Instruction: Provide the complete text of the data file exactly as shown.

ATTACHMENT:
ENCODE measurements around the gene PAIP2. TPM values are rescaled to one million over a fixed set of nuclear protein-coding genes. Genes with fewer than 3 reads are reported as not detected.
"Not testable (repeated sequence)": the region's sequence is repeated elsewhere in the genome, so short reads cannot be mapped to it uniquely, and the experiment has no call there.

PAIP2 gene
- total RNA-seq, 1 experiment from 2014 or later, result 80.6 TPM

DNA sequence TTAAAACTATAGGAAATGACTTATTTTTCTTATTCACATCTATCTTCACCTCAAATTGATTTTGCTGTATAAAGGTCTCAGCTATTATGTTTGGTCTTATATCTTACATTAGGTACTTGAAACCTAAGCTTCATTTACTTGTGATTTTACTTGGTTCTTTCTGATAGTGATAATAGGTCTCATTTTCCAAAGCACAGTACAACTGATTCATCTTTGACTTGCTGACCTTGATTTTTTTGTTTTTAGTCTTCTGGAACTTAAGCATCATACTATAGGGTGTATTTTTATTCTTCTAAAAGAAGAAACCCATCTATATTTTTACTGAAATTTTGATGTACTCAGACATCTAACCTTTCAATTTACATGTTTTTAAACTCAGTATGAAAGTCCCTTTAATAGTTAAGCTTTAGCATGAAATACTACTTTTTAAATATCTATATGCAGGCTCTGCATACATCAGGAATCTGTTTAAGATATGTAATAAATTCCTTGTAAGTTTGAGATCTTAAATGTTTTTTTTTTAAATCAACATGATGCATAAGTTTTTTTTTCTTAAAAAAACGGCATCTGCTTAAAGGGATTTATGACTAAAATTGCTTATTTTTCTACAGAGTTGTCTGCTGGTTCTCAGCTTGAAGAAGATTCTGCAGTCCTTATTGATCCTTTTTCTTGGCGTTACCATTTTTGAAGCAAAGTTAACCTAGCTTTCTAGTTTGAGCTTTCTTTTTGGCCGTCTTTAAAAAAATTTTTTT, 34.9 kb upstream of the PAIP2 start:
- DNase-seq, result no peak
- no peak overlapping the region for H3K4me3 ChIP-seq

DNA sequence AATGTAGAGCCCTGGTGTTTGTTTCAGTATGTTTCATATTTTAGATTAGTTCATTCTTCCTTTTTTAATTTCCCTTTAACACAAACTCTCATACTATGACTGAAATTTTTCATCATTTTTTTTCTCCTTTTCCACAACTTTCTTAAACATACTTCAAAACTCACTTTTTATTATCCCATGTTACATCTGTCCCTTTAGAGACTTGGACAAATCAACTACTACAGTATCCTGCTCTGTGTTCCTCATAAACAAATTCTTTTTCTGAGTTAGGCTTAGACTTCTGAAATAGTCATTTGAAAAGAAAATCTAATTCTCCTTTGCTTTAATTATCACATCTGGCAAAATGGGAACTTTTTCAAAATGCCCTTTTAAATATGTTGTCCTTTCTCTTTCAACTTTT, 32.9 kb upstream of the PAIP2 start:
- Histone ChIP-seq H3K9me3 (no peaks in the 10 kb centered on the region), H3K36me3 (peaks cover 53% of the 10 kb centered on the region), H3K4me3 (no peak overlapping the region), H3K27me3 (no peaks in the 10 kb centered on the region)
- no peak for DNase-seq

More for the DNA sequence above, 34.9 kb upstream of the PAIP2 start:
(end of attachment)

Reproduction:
ENCODE measurements around the gene PAIP2. TPM values are rescaled to one million over a fixed set of nuclear protein-coding genes. Genes with fewer than 3 reads are reported as not detected.
"Not testable (repeated sequence)": the region's sequence is repeated elsewhere in the genome, so short reads cannot be mapped to it uniquely, and the experiment has no call there.

PAIP2 gene
- total RNA-seq, 1 experiment from 2014 or later, result 80.6 TPM

DNA sequence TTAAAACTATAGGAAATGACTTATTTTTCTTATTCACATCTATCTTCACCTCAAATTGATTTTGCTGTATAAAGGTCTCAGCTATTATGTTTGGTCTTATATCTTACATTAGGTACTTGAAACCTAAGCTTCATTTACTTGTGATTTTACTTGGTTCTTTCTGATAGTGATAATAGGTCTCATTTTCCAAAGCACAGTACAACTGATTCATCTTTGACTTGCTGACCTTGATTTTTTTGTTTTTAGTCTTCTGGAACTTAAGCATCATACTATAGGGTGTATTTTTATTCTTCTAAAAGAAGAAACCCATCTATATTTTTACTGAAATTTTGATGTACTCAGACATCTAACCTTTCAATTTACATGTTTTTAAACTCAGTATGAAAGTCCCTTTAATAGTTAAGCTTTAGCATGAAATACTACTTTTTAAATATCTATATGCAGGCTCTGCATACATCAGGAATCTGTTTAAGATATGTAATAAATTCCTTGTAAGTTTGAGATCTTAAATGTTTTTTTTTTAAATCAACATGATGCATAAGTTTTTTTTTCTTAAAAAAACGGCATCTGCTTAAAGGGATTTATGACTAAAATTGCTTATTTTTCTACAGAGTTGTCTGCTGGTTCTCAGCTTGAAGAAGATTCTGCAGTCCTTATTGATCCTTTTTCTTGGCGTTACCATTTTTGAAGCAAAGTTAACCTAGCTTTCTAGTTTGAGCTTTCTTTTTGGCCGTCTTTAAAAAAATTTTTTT, 34.9 kb upstream of the PAIP2 start:
- DNase-seq, result no peak
- no peak overlapping the region for H3K4me3 ChIP-seq

DNA sequence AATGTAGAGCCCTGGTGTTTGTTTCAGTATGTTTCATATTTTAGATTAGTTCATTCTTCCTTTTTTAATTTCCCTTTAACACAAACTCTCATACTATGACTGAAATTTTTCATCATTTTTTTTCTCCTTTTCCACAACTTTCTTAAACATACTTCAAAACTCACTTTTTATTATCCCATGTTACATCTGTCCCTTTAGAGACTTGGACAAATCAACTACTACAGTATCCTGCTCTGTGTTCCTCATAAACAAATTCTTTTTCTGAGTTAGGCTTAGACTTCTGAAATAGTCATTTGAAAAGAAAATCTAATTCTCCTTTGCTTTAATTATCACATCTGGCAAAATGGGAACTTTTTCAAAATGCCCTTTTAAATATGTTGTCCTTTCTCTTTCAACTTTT, 32.9 kb upstream of the PAIP2 start:
- Histone ChIP-seq H3K9me3 (no peaks in the 10 kb centered on the region), H3K36me3 (peaks cover 53% of the 10 kb centered on the region), H3K4me3 (no peak overlapping the region), H3K27me3 (no peaks in the 10 kb centered on the region)
- no peak for DNase-seq

More for the DNA sequence above, 34.9 kb upstream of the PAIP2 start: